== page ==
After receiving a confidential tip on May 19th from an eyewitness in the Town of Tyre, FingerLakes1.com initiated an investigation to address concerns regarding the use of town water and its extraction from a fire hydrant.
Seneca County Environmental Health Director Scott King shared that Jamie King, the town’s water purveyor informed him that Tyre employees have been filling a poly tank with public water, which has been supplied to an unidentified town-owned building.
“They were utilizing this tank as a temporary water source for this building that apparently does not have a suitable water supply at the moment,” King told FingerLakes1.com.
He also confirmed that there were two faults at the town level after following up on the tip that FingerLakes1.com shared with the Seneca County Health Department.
First, town employees were filling the tank from the bottom instead of the top, which is not considered a sanitary practice.
Second, a backflow device was not securely mounted to the hose.
The significance of using a backflow device to lower risks that rests in the possibility of having stale or untreated water wash back into the municipal water line while collecting water from a fire hydrant.
“Regarding the complainant’s concern about potentially contaminating the public water supply, I would agree that filling a tank from a hydrant without either a backflow prevention device, or a suitable air gap, is not an acceptable practice. The lack of either a backflow prevention device or a suitable air gap could potentially lead to some amount of water from the tank being accidentally siphoned back into the municipal water line,” King wrote in an issued statement.
However, the severity of the health risks had risen when Tyre Town Supervisor Ronald F. McGreevy told FingerLakes1.com that the well in question has been out-of-commission “since approximately 2010.”
After the dug well at the Highway Department Garage became inoperable, “it was determined that the most economical and feasible solution was to haul water from a hydrant to the highway garage,” according to McGreevy.
As a result, the town decided to purchase a poly tank dedicated for this specific purpose.
For nearly a decade, water has been collected for restroom facilities at the garage, and McGreevy even stated that on top of tapping fire hydrants, the town has purchasing jugs of drinking water as well.
“This water is used for restroom facilities, including sink and toilet. The highway garage is equipped with a 5-gallon water cooler and purchases jugs of drinking water from a local vendor,” McGreevy said.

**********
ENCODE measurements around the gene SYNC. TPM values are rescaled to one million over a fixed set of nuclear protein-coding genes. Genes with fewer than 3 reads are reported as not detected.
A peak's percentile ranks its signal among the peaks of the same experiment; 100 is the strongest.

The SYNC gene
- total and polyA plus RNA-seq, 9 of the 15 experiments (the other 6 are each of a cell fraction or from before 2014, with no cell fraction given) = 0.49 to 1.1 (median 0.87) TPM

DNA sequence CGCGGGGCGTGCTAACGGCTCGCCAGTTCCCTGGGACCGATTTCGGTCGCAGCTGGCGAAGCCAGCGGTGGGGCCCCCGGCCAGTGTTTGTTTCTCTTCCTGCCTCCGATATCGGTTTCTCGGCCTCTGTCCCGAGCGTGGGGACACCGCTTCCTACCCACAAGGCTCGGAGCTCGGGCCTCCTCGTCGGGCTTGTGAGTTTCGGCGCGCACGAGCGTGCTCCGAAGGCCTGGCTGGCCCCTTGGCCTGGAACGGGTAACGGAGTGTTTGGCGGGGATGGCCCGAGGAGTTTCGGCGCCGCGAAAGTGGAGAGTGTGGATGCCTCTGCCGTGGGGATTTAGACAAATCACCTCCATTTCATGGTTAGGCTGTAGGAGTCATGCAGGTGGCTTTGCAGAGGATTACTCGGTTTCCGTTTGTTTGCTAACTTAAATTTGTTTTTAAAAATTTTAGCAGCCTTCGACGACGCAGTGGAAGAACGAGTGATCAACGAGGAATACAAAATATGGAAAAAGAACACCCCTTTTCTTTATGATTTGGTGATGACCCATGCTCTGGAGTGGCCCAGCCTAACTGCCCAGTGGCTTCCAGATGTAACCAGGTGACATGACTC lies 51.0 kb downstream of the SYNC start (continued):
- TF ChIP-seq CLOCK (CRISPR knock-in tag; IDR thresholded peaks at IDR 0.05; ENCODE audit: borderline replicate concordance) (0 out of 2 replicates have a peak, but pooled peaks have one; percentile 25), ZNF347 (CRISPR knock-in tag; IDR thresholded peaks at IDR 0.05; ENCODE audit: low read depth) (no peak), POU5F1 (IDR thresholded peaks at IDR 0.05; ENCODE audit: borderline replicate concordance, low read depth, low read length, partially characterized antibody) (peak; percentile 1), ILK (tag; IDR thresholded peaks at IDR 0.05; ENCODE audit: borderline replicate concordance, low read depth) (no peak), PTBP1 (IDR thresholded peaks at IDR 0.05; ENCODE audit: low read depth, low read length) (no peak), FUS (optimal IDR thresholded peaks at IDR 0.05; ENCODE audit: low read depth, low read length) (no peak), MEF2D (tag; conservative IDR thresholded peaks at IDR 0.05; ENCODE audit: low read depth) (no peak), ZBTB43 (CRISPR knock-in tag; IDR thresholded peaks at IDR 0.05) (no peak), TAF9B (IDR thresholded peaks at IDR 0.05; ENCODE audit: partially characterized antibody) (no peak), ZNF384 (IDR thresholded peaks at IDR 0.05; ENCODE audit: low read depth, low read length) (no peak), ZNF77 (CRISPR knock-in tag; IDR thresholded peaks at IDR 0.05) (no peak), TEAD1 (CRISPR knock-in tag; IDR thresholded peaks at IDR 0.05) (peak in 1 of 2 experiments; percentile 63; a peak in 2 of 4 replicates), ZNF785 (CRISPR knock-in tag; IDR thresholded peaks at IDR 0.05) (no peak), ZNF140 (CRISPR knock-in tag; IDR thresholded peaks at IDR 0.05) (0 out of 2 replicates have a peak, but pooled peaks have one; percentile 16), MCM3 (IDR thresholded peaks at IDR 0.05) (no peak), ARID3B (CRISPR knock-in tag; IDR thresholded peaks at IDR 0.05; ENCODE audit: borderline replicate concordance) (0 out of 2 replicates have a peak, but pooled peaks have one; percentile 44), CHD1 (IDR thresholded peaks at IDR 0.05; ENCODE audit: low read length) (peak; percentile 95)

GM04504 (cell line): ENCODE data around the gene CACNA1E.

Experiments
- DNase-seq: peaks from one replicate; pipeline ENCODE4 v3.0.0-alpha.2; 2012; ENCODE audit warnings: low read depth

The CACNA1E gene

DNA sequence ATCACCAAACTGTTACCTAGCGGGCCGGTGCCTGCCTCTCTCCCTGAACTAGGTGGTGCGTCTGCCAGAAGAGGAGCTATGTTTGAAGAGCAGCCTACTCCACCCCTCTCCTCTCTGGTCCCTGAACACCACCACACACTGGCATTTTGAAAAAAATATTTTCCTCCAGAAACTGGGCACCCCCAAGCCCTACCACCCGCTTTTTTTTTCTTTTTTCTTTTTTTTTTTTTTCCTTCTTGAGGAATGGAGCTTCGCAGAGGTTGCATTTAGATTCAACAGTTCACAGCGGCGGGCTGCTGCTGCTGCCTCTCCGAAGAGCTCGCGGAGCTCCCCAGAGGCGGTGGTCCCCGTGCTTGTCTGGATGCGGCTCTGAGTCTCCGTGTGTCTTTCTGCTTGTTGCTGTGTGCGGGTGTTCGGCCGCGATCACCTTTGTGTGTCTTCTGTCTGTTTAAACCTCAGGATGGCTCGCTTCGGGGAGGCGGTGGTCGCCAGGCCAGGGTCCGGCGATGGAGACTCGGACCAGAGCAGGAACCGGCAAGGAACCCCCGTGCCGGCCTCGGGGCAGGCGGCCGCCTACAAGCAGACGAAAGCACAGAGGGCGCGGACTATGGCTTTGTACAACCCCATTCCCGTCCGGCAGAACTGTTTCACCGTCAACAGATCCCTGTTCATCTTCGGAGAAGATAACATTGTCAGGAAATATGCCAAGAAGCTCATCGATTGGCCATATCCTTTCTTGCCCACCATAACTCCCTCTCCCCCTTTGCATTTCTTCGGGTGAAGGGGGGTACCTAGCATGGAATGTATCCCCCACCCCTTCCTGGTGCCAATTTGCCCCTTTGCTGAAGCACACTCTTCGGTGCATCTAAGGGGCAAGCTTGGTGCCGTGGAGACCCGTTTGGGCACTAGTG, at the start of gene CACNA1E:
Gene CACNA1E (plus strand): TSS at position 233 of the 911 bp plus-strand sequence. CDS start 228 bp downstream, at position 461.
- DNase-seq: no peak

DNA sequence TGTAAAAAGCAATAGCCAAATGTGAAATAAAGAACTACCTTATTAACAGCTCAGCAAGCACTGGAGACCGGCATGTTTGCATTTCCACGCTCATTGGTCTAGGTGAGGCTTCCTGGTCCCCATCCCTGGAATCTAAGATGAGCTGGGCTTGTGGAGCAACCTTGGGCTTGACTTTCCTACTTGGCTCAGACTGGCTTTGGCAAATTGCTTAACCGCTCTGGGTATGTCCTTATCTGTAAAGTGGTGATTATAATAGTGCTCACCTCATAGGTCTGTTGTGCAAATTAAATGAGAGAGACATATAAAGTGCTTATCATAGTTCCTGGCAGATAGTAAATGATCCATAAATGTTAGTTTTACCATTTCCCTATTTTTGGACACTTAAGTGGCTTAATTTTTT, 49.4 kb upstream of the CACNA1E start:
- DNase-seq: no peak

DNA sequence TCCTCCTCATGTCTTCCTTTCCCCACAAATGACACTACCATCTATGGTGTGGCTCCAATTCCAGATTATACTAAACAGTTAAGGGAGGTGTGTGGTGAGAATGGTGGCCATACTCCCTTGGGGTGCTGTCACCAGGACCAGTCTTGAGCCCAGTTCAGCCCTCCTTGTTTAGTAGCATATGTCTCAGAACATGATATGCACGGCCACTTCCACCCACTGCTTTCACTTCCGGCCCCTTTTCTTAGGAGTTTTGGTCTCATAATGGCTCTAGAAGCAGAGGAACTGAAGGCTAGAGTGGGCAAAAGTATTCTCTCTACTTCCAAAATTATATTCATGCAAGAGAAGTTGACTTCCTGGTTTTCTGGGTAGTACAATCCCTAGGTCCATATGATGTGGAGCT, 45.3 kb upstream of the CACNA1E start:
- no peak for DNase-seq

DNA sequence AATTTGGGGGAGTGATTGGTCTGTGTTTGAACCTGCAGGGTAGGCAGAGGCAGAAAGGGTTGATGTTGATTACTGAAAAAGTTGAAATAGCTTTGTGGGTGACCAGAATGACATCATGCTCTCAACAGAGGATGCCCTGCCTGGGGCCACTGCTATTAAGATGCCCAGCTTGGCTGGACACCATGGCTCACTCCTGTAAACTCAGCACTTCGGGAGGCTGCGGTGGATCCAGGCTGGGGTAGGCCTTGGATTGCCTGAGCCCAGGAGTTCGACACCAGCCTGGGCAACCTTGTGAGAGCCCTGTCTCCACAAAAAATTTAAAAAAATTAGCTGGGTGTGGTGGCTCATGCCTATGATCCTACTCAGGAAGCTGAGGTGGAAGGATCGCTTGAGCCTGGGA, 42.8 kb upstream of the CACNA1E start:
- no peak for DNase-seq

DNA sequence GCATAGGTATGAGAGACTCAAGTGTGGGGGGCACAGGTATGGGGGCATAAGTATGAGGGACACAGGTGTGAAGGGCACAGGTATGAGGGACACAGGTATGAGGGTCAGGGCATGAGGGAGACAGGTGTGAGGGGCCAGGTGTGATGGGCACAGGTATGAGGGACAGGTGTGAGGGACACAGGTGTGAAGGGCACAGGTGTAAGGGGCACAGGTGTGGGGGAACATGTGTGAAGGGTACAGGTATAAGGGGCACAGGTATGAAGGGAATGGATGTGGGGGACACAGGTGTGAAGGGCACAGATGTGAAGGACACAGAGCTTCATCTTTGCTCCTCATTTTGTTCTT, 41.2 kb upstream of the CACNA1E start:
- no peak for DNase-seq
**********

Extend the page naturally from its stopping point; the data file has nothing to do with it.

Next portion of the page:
In light of the recent developments in response to the investigation at FingerLakes1.com, McGreevy intends on implementing changes and taking accountability for the situation, starting with consulting the town’s Highway Committee to consider alternative solutions.
“I have asked the highway committee to look into this matter, including alternatives and make a report at an upcoming town board meeting,” he stated.
Additionally, McGreevy has instructed Jamie King, the certified water operator for the Village of Waterloo “to provide a written procedure to be followed by the town highway department personnel when taking water from a hydrant.”
Previously, no such written procedures ever existed on the books for the Town of Tyre, even though town employees have been gathering water from hydrants since the beginning of the last decade.
While the town does not plan to purchase a manufactured blackflow device, Jamie King is currently working on constructing a homemade tool possibly out of PVC, which would essentially create an air gap that traps water and prevents any sewage to seep back into the public water line through the hydrant.
Moving forward, the tank will be filled from top-to-bottom, claiming that town employees simply “did not know” while affirming that the eyewitness tip possessed “a valid concern,” according to Director King.
“I guess, I think all those folks involved now understand the importance of filling the tank correctly,” he shared.
While Director King has been unaware of the amount of the time that the Town of Tyre has been drawing water from their hydrants for the town building, he remains confident that the municipality can safely manage to collect water – even though the tank has been improperly filled in the past and without a backflow device.
“I think they can draw this water safely for a short period of time for us at this town building,” he said.
Although the repair schedule remained a mystery for King at the county level, who had no prior idea how long the well had been out for and whether repairs were to ever occur, McGreevy knew the answer all along – that the town has not considered to repair the well.
“So even if there had been some small amount of back siphonage, there is a chlorine residual out in those water supply lines, not just once it leaves the plant, but it’s required. It’s a requirement of any public water supply that they maintain a chlorine residual out in the distribution system,” King explained.
Still, for King, who admitted that the town has been at fault, he believes that town residents should be more cognizant of the water that they consume, claiming that employees were conscientious of their actions.
“Hopefully those other things are still in place that will protect someone from getting ill, and truthfully, I think the biggest protection in this case, thinking it through logically is the folks drawing the water. If it’s town employees for their own use, they’re not going to want to do anything to contaminate themselves,” King added.
Despite the decade-long lack of oversight from the Town of Tyre and McGreevy’s prompt responsiveness on his behalf as a public official, the water is still safe in Tyre based on the latest sample collected as of May 20th of this year, which tested negative for the presence of total coliform and E. Coli bacteria.